Yes, this technique is known as redscale. You can find a decent amount of information by googling using that term, and see example photos on Flickr.
What you need to do
Technically this would be easiest to do on large format film, as all you'll need to do is to load the sheet the wrong way around. But experimenting with large format film in this way would also be incredibly expensive.
On 35mm you'll need to figure out a way of loading the film cassette so that the film inside is inverted – you cannot simply invert the cassette in the camera, since most (all?) cameras will not physically allow this. (If you know of a camera that does, please let us know in the comments!) It used to be possible to buy C41 film in bulk (e.g. a 30 m roll), which you would then cut and load onto a reusable cassette yourself. Bulk C41 film seems to be in short supply these days, so what you can do is to sacrifice an ordinary cassette by pulling the film out and cutting it, and then load it backwards onto the reusable cassette. Alternatively, you can tape the inverted film onto the stub in the old cassette and spool it back. Note that all of this has to be done in complete darkness (darkroom, changing bag), otherwise the film will be fogged and rendered useless.
Alternatively, Lomography makes a redscale film that is already inverted, so you load it just like any other film. However, it is out of stock as of this writing.
Why this works
Here's a very simplified cross-section of typical C41 colour negative film:
Light enters (normally) from the top. Basically the film consists of three layers of silver halides and dyes, each layer sensitive to different parts of the visible spectrum. (In processing, the silver eventually gets washed away and what remains is three layers of dye in yellow, magenta and cyan, forming the final colour negative.) It turns out that all layers are somewhat sensitive to blue light, which is why a yellow filter layer is sandwiched between the blue-sensitive and the other layers. This keeps most of the blue light from entering the green- and red-sensitive layers.
Now, if you invert the film, the order in which the layers are traversed is also inverted. Most notably, blue light now cannot reach the blue layer because of the yellow filter, meaning that blues tend not to be registered in the final image.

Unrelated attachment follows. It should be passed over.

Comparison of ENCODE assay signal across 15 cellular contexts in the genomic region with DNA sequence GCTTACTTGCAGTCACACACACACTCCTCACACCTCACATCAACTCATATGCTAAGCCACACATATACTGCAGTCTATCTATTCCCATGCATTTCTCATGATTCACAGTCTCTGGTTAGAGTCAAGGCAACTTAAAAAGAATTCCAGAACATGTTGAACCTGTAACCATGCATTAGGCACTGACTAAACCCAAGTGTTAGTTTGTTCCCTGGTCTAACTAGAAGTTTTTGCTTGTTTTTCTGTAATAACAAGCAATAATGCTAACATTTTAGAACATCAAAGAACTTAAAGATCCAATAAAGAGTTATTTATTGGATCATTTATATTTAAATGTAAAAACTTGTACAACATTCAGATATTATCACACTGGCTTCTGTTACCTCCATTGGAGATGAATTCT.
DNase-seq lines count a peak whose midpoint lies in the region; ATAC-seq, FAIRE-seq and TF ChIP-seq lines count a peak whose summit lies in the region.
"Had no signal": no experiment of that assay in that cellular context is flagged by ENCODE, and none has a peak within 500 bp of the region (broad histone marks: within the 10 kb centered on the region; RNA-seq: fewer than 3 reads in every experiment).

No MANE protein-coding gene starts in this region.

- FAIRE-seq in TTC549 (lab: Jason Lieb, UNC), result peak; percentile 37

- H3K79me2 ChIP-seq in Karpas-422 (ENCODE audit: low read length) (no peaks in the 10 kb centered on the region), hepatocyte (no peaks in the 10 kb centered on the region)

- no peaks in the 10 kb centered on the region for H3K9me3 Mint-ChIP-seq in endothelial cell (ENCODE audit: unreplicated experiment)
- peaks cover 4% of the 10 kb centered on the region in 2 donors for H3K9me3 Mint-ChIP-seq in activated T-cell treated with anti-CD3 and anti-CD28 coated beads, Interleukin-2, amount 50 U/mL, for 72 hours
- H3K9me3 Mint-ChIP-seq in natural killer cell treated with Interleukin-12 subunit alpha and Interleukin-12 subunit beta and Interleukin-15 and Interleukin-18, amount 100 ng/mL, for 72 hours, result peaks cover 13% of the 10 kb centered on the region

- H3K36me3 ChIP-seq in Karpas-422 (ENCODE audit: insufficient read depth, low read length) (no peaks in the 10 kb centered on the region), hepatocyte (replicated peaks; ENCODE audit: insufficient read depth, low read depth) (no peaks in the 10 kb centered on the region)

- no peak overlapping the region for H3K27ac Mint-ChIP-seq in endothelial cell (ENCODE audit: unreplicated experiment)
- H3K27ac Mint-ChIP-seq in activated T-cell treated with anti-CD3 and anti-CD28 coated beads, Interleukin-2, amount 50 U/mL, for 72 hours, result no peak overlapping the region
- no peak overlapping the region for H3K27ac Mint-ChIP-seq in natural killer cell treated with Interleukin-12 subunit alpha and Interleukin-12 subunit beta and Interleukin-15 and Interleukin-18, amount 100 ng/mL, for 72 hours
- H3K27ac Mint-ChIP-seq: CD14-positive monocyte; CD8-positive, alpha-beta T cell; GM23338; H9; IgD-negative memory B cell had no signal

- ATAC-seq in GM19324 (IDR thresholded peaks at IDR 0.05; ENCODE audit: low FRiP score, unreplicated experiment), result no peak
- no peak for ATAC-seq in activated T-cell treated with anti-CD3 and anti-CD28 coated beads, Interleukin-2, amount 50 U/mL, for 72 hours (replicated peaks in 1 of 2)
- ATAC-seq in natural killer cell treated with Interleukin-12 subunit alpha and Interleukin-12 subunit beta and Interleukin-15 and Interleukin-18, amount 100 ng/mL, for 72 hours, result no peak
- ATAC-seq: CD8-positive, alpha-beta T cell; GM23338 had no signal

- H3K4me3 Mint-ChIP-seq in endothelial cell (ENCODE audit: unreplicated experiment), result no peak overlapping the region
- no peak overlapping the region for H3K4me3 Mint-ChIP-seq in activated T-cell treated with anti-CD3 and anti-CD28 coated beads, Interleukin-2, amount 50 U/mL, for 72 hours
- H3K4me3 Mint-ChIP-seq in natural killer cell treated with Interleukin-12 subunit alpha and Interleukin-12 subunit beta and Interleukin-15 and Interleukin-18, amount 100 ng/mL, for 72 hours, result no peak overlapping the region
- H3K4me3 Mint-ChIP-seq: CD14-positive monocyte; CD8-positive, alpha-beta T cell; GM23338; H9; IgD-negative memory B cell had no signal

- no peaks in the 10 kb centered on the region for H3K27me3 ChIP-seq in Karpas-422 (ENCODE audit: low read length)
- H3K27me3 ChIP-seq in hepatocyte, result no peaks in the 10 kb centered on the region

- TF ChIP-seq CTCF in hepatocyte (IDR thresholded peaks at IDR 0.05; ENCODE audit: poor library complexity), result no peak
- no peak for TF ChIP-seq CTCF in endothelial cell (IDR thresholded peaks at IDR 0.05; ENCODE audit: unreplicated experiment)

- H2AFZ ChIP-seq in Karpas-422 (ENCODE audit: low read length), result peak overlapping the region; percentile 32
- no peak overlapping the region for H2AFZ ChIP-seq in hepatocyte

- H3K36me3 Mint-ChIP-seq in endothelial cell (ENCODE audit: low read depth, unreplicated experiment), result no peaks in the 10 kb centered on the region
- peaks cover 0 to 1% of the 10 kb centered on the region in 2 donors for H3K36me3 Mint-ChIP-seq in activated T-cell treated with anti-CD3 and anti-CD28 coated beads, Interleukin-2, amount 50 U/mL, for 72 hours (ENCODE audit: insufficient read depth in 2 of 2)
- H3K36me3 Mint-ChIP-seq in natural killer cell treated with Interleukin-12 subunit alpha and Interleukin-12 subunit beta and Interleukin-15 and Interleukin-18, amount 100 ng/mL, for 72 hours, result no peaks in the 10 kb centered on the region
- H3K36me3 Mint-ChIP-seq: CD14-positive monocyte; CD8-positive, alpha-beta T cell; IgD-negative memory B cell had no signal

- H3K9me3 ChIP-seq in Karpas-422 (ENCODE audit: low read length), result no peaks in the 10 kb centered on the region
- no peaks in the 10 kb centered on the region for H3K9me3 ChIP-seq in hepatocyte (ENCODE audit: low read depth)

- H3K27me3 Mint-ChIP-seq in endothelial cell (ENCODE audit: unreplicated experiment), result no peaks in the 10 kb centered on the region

Light also needs to pass through the film base and the anti-halation layer before reaching the silver halide layers. (The anti-halation layer is there to keep light from reflecting back onto the light-sensitive layers from the boundary of the film base.) In practice, this means that exposure may need to be adjusted relative to the film's nominal speed, i.e. you may need to expose more than usual. It also means that it is possible to "redscale" black and white film, because even though it is just one light-sensitive layer, the anti-halation backing and the film base are still there. Of course, this does not mean your B&W images turn red, just that the image will be affected in some way depending on what the exact properties of the anti-halation backing and the film base are.
Is it worth it?
There is the argument that any analog effect, including redscale, can be reproduced digitally to any desired degree of perfection. This is probably true. However, the analog thing can be a fun experiment to conduct. Personally, I wouldn't be tempted to do this, at least not on a regular basis, unless I also did my own C41 processing, since lab costs pile up on whatever money is lost already on film stock while experimenting. (I also suspect labs might charge a premium for film that arrives in anything but an off-the-shelf, undoctored cassette, though am not sure.)